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China sees highest number of Covid-19 cases in one day since March, while Spain reopens some workplaces

More than half of the world’s population is staying home to try and stem the spread of the virus.

Healthcare workers in Spain applaud back as they were cheered on by security forces last month.
Healthcare workers in Spain applaud back as they were cheered on by security forces last month.
Image: Shutterstock/Imaxe Press

Updated Apr 13th 2020, 1:00 PM

THE DEATH TOLL from Covid-19 has slowed in some of the worst-hit countries, with Spain set to reopen parts of its economy today as governments get to terms with a once-in-a-century recession.

Italy, France and the US have all seen a drop in Covid-19 deaths in the past 24 hours, with Italy – the European nation most afflicted – reporting its lowest toll in more than three weeks.

More than half of the world’s population is staying home as part of efforts to stem the spread of the virus which has now killed at least 112,500 people, overwhelming healthcare systems and crippling the world economy.

Spain’s death toll has fallen in recent days, but as a small bump in deaths was reported yesterday, Prime Minister Pedro Sanchez warned that the locked-down country was “far from victory”.

“We are all keen to go back out on the streets… but our desire is even greater to win the war and prevent a relapse,” he said, as some companies were set to resume operations at the end of a two-weeks halt of all non-essential activity.

Some factory and construction workers are returned to work today, with police to hand out face masks at metro and train stations.

The lifting of this economic hibernation has led to criticism from some regional leaders and unions, but the rest of the lockdown restrictions in the nation of around 47 million people will remain in place.

France

Meanwhile, France’s lockdown to contain the coronavirus outbreak will be extended until May 11, President Emmanuel Macron said, but added that the restrictions could start to be eased from then if current positive trends continued.

While giving France a concrete date for a possible ending of strict confinement, Macron acknowledged that the country had not been prepared for a crisis that has killed nearly 15,000 people in the country.

“The strict confinement must continue until Monday, May 11,” Macron said in a TV address, adding that it could then be eased “if we continue to be good citizens, responsible and respect the rules, and if the spread of the virus has indeed continued to slow”.

The lockdown has confined the French to their homes since March 17 with only brief trips allowed outside for shopping and other essential errands.

The epidemic is “beginning to steady… hope is returning,” he said, acknowledging France was “obviously not sufficiently prepared” when its first cases were reported last February.

China

In China, where authorities appeared to have the virus under control last week, officials reported 108 new symptomatic cases today, the highest number of confirmed infections in a single day in over a month.

Imported cases accounted for most of the total, the National Health Commission said, underscoring why the government has been so focused on preventing new outbreaks stemming from international arrivals.

In the US – now the world’s worst-hit nation with a fifth of all deaths and more than half a million confirmed cases – the government’s top infectious disease expert added to cautious optimism that the pandemic may have reached its peak.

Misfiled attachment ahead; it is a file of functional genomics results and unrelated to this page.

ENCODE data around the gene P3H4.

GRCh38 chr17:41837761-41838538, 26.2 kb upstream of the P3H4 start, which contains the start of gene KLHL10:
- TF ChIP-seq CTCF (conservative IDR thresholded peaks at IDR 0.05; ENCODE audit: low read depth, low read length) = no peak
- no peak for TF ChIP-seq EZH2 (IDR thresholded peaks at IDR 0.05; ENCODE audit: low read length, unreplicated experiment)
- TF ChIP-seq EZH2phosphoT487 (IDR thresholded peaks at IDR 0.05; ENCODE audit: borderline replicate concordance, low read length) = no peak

Anthony Fauci said parts of the country could begin easing restrictions in May, but warned that the world’s biggest economy would not turn back on like a “light switch”.

“We are hoping by the end of the month we can look around and say, OK, is there any element here that we can safely and cautiously start pulling back on?” Fauci told CNN. 

President Donald Trump had previously wanted the US to be back to normal by Easter, but most of the country remained at a standstill and churches took celebrations online.

‘Easter of solitude’  

Many of the world’s more than two billion Christians celebrated Easter from the confines of their homes, while Pope Francis delivered a livestream message from a hauntingly empty Vatican. 

“For many, this is an Easter of solitude lived amid the sorrow and hardship that the pandemic is causing, from physical suffering to economic difficulties,” he said.

One priest in Rio de Janeiro blessed the Brazilian city from a helicopter, while another in Portugal addressed the faithful from the open top of a moving convertible car.

In the UK, which has seen more than 10,000 people die in hospital from Covid-19, prime minister Boris Johnson yesterday said he had been discharged after “a week in which the NHS has saved my life, no question”.

The UK is now seeing daily death tolls to match those previously seen in Italy and Spain, after recording nearly 1,000 fatalities on Friday and Saturday. There were 737 new deaths reported yesterday. 

Johnson, like Trump, had initially resisted stringent measures such as shutting down public places. 

First case in Yemen

Meanwhile, there were also worrying signs the virus could be taking hold in new, and vulnerable, parts of the world.

Yemen reported its first case last week, raising fears of a devastating outbreak in the war-torn country.

In Mumbai’s crowded Dharavi slum, more than 43 cases have been confirmed.

While sub-Saharan Africa has not been as badly hit by the coronavirus pandemic as some other parts of the world, the economy is being pummelled.

Governments are under pressure to keep populations safe while preventing economic collapse, amid warnings of a downturn not seen since the Great Depression.

But the World Health Organization has warned countries against lifting lockdown restrictions too early. 

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